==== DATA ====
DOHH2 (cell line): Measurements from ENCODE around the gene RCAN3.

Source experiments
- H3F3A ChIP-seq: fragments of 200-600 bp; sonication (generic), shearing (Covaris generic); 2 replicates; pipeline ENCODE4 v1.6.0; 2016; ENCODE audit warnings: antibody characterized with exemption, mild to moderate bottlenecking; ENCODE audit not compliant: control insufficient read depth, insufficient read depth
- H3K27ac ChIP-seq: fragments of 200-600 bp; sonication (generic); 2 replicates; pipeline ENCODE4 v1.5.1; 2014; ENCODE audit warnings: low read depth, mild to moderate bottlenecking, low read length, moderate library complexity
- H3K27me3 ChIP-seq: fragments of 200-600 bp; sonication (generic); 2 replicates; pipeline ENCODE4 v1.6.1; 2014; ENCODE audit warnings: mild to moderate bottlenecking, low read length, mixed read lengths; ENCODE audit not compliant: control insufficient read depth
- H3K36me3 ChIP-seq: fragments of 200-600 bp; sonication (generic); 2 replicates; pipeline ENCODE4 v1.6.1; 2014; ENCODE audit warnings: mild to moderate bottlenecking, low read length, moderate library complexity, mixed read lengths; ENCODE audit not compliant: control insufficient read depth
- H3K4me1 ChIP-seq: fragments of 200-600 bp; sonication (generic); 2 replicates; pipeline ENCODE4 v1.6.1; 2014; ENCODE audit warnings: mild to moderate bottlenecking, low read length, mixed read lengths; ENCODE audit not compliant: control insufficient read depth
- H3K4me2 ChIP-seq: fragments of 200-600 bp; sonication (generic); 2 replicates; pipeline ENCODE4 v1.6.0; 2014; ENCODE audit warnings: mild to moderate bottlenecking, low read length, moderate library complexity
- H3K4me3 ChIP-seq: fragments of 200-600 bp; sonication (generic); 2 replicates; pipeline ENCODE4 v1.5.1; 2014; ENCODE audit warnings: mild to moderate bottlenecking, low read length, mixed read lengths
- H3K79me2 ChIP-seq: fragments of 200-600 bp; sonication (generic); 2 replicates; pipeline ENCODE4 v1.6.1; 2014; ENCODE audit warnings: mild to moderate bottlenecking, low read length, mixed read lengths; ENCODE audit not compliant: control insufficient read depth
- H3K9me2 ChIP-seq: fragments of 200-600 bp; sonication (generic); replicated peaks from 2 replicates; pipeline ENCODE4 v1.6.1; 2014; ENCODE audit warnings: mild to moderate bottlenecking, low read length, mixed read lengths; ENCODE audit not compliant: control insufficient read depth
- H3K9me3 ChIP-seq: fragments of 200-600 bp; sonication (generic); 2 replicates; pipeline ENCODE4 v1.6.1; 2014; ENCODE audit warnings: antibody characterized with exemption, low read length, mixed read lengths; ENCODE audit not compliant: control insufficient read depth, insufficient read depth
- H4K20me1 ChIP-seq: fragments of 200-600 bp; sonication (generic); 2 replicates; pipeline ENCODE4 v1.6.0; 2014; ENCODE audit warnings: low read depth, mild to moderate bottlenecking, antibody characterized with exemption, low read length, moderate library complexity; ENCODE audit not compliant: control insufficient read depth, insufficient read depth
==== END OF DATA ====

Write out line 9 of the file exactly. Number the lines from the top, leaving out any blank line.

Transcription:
- H3K4me3 ChIP-seq: fragments of 200-600 bp; sonication (generic); 2 replicates; pipeline ENCODE4 v1.5.1; 2014; ENCODE audit warnings: mild to moderate bottlenecking, low read length, mixed read lengths